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Selinger earns fourth term for NDP; McFadyen steps down as Tory leader

MANITOBA VOTES:

Selinger has backing of 'Tobans

WINNIPEG SUN

The man who has been Manitoba's premier for two years now has the official backing of its people.

Premier Greg Selinger originally inherited his post from Gary Doer, who was the people's choice for premier last time around, but was at the helm on his own Tuesday as he led his New Democratic troops to victory over their rival Tories and won the party a fourth consecutive term in office.

The NDP swept to victory with key wins in nearly every key riding.

"Tonight we made history in Manitoba. I've never been more proud of our party," Selinger said. "This achievement tonight makes us extremely humble and full of gratitude for the opportunity we've been given."

In a breach of political decorum, Selinger started his victory address to NDP supporters at the Winnipeg Convention Centre almost immediately after McFadyen began his concession speech.

Throughout a particularly negative campaign, the New Democrats targeted Tory Leader Hugh McFadyen's past work for former premier Gary Filmon. NDP ads made claims the Tories would privatize Manitoba Hydro, based on McFadyen's role as Gary Filmon's "right hand man" when the Tories privatized MTS in the 1990s.

New Democrat TV spots also made the claim that Manitoba's previous Conservative government, which McFadyen had been a part of, "fired 1,000 nurses" during the 1990s.

Prime Minister Stephen Harper issued a statement Tuesday night regarding the NDP victory.

"The people of Manitoba gave Premier Greg Selinger a mandate to continue to serve as the head of Manitoba's provincial government. I congratulate the premier and his team on their victory," the release states.

"I look forward to continuing to work with him on promoting prosperity in the province and country and on addressing issues of importance to Manitobans and all Canadians."

While the NDP revelled Tuesday night in the knowledge they will be in charge of Manitoba until at least 2015, the result was a particularly difficult pill to swallow for the Progressive Conservatives and McFadyen, who truly felt this election was their best shot in years at gaining power.

McFadyen, who was Tory leader when the PCs lost to Doer and the NDP in 2007, said he was disappointed with the results.

"Under any other circumstance I'd be happy with 46% of the vote," he said. "It's far short of what we expected."

The NDP has held power in Manitoba since Doer won his first majority on Sept. 21, 1999. While the Tories focused much of their campaign on trying to convince voters 12 years was long enough, the NDP aimed to get voters to reach even further back into history, linking McFadyen to the Filmon regime of the '90s at every opportunity.

Given Tuesday's results, Selinger's strategy appears to have paid off, rewarding him with four more years as the province's top dog.

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McFadyen steps down as Tory leader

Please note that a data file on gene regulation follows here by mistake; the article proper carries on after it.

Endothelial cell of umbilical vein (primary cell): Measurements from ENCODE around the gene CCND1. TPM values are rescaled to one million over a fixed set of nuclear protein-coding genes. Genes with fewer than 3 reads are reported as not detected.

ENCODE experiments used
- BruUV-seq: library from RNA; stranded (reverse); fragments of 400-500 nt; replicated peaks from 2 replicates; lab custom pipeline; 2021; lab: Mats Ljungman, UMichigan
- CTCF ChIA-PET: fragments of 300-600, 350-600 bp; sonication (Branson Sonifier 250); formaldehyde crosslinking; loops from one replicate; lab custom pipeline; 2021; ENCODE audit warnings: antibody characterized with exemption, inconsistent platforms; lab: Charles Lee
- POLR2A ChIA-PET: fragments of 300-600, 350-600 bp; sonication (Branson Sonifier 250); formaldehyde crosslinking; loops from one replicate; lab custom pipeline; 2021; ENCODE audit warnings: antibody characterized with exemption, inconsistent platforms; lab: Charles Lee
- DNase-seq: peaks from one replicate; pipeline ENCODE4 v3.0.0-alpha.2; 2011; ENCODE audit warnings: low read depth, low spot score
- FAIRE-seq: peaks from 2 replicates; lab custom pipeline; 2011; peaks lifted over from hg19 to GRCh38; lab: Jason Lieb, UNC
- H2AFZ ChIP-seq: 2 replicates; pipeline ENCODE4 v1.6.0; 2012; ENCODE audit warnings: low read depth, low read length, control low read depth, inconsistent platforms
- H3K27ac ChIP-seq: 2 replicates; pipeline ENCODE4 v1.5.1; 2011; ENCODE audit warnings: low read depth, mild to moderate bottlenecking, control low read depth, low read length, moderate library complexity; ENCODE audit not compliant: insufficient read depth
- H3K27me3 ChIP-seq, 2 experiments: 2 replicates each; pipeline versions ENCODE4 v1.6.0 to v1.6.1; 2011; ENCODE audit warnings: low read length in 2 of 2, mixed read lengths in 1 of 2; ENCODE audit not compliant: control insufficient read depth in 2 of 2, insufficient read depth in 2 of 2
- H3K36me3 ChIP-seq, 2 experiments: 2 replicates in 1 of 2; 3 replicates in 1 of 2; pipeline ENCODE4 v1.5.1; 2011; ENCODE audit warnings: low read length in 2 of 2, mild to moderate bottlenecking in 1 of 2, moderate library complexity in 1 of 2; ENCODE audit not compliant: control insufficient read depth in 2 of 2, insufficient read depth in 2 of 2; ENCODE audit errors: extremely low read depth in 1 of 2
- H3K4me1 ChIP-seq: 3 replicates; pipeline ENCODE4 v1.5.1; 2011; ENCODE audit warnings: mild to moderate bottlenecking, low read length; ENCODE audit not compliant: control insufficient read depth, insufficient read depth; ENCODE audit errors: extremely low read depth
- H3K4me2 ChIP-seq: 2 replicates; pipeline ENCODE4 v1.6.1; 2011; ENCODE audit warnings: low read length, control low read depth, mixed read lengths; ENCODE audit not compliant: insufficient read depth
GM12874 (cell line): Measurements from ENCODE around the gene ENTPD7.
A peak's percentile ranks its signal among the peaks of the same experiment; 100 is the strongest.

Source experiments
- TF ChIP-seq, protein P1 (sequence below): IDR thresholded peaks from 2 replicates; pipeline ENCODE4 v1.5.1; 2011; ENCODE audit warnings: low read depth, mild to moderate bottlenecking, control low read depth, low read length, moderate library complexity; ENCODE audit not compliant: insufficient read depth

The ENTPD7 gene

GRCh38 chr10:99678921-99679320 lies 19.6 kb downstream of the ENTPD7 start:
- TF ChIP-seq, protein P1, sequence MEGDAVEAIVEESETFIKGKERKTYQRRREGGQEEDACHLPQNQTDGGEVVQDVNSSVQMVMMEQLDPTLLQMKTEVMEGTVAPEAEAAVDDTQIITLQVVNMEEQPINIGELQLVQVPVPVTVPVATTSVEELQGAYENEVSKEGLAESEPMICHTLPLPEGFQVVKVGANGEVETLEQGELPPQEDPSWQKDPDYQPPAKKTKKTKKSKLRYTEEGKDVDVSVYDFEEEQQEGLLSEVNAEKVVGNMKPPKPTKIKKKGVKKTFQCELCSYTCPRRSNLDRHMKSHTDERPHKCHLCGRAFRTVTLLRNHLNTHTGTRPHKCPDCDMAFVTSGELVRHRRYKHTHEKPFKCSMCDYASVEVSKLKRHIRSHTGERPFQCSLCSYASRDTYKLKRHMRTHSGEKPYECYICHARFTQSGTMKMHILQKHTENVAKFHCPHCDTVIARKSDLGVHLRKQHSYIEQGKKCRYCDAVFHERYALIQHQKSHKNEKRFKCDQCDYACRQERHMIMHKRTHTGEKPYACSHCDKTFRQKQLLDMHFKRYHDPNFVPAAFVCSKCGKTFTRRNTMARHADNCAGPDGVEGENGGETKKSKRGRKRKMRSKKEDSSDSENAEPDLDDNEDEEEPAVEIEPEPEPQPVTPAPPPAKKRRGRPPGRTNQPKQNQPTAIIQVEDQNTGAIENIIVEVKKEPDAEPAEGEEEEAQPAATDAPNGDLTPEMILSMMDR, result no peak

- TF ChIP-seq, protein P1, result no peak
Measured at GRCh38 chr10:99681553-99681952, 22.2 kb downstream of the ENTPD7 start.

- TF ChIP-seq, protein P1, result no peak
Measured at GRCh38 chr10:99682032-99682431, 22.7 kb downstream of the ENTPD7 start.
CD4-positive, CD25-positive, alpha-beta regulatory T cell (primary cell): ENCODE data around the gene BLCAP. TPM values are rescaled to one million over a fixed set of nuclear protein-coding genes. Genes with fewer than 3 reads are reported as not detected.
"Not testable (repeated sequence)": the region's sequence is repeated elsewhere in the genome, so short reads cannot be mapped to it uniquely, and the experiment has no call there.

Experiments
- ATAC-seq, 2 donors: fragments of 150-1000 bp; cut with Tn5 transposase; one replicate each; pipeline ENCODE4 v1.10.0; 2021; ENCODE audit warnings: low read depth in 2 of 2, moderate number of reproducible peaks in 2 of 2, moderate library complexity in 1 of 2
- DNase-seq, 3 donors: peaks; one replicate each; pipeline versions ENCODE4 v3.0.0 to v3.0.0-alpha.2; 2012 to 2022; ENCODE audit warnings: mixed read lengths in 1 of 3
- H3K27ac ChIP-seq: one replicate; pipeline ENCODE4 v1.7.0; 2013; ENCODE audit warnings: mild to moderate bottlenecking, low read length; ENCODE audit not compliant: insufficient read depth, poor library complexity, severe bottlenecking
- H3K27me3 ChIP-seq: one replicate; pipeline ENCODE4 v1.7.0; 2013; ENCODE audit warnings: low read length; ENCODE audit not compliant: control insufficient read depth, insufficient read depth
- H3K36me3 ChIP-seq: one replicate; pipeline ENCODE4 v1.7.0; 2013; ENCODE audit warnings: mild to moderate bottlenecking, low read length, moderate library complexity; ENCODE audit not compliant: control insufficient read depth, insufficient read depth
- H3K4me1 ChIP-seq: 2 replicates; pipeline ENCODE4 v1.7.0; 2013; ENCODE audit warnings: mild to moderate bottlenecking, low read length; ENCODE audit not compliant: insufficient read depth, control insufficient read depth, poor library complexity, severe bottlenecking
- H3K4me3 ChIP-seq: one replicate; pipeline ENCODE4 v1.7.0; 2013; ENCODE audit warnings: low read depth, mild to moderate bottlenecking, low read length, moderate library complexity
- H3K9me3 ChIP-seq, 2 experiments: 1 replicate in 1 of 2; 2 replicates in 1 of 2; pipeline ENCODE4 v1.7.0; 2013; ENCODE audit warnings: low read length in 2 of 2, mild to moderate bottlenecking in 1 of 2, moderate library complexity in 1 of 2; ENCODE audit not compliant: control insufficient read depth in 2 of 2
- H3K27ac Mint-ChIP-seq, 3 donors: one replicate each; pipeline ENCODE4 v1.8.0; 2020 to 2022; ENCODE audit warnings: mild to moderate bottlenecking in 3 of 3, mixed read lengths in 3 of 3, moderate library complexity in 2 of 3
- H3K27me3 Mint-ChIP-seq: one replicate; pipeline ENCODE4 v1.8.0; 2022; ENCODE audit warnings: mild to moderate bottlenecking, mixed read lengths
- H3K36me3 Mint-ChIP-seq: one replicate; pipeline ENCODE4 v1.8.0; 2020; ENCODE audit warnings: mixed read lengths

WINNIPEG SUN

If there was any time for the Tories to take power, this was it.

Popular, charismatic NDP Premier Gary Doer is gone. It's rare for any government to be elected four times in a row.

But Hugh McFadyen's Progressive Conservatives couldn't pull it off Tuesday and the New Democrats were catapulted to a fourth consecutive majority.

Early poll results suggested the Tories failed to pick up any additional seats.

Party faithful gathered at Canad-Inns Polo Park in a room decked out in Tory blue - complete with matching cowbells as noisemakers - for what they hoped would be a victory party.

Instead, McFadyen's concession speech became an announcement that he's inviting others to step up and lead the party. He will stay on until a new leader is selected, he said.

The TV broadcast of McFadyen's speech was interrupted as all the TV networks switched to Greg Selinger's victory speech, which started about a minute after McFadyen's. Traditionally the winner waits for the concession speech to end before speaking.

McFadyen, who was first elected as a PC MLA in the Fort Whyte riding in a 2005 byelection, became Tory leader in April 2006, succeeding Stuart Murray.

This was McFadyen's second provincial campaign at the helm of the party. He lost out to Premier Gary Doer in 2007, when the NDP won their third-straight majority government.

McFadyen had previously served as an advisor to former Tory Premier Gary Filmon in the 1990s and served as campaign manager for Mayor Sam Katz's successful mayoral campaign in 2004.

McFadyen's campaign largely focussed on law-and-order issues and arguing that the Tories offered more viable long-term fiscal management than the NDP.

Throughout the campaign, the NDP targetted McFadyen's past work for Premier Gary Filmon. NDP ads made claims the Tories would privatize Hydro, based on McFadyen's role as Gary Filmon's "right hand man" when the Tories of the 1990s privatized MTS.

New Democrat TV spots also made the claim that Manitoba's previous Conservative government, which McFadyen had been a part of, "fired 1,000 nurses" during the 1990s. The TV ad also poked fun at the quality of McFadyen's suits.


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